This is an interesting insight:
I once worked with the executive team of a major hospital system with physicians who were often the only ones who could do a rare procedure for which patients would fly in around the world. You can guess these doctors wielded a great deal of power in the organization. However, if you asked the leadership team who really held the strings, it was the nurses. They were the ones that were seen as the engine of excellence behind the doctors’ work. So if you were a new hire and ignored building alliances with the nursing organization out of the belief that the doctors and the executives were the most important, you would have made a big mistake in your plan to achieve success.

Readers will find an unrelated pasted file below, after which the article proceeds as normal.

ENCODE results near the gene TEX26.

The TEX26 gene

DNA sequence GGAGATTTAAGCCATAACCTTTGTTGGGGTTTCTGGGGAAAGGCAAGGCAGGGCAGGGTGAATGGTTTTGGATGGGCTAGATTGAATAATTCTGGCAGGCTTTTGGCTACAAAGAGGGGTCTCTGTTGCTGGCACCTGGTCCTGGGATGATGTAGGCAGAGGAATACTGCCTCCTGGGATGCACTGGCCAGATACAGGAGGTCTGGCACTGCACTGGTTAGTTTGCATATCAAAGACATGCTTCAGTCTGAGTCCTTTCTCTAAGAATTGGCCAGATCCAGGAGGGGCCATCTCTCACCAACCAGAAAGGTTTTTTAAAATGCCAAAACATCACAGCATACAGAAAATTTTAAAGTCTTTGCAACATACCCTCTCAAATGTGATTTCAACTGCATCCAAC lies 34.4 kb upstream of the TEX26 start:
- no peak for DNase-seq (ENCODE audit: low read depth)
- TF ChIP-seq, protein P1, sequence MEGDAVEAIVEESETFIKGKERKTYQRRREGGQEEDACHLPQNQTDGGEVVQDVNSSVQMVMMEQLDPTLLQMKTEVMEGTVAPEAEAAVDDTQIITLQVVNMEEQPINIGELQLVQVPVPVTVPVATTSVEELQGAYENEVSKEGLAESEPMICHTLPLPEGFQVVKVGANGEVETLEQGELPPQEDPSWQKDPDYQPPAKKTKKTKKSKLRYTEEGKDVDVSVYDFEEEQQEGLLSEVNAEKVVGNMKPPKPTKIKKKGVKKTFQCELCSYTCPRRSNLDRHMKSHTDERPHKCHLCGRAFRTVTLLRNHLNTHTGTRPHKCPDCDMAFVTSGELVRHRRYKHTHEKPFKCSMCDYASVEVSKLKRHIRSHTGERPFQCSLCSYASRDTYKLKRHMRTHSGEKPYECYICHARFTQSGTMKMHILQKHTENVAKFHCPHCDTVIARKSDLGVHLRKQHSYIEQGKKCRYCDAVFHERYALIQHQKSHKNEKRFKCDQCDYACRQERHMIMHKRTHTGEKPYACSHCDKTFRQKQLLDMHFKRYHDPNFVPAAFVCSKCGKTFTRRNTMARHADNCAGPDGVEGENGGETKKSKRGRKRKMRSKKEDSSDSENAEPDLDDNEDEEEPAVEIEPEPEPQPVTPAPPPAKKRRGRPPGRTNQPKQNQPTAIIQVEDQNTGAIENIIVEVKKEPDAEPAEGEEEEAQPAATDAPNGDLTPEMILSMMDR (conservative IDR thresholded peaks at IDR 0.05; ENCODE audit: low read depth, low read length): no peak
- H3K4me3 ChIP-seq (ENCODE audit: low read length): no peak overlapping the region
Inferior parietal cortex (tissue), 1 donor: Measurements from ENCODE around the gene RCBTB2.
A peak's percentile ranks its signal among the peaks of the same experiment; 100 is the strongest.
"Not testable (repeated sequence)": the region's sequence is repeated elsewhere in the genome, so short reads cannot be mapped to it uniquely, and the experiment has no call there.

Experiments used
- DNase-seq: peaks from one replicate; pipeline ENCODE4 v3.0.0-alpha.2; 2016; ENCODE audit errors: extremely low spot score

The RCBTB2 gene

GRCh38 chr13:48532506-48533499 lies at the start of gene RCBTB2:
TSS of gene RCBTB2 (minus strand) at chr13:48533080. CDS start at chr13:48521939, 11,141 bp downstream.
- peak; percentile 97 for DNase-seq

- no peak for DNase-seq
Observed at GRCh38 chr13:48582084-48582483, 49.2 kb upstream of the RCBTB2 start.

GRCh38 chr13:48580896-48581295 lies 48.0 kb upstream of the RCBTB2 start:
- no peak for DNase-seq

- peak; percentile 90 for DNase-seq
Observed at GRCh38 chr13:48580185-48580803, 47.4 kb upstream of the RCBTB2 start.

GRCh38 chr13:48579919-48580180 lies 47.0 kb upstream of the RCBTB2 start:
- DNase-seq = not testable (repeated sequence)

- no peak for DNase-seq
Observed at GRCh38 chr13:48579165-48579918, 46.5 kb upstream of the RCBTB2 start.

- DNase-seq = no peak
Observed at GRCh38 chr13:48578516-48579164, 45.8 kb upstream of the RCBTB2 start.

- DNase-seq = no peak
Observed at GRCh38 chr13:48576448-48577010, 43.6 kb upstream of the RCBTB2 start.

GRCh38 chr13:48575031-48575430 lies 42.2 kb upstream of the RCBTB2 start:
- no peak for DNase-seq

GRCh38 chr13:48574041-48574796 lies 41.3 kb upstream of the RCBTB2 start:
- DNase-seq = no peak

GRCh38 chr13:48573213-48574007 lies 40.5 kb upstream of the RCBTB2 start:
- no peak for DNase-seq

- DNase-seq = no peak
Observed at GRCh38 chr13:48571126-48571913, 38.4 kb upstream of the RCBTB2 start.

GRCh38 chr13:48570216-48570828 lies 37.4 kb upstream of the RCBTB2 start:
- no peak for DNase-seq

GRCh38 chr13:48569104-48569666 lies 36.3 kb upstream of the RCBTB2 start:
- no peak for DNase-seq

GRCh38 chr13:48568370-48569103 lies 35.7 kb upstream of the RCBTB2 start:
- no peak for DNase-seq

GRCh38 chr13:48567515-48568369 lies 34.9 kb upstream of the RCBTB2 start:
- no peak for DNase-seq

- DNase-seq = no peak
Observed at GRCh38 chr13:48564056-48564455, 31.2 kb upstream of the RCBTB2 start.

The unsung heroes are always tossed aside. The best way to learn about power dynamics is always in the meetings (and how leaders treat their underlings); including the “voice on the table”. Power plays in the organisation are a sum total of interacting influences (covert or overt) and multitude of individuals acting in consort. Cultural differences can mask these power shifts (and power plays), making it impossible for a new hire to understand it.
A practical suggestion:
And then, when you do meet with this colleague, don’t try to accomplish too much; do just enough to demonstrate curiosity and generosity to the point where they would enjoy taking your call again. Over time you may ask them who else they think you should meet. And they may even offer to make a warm introduction on your behalf to a powerful person in their circle.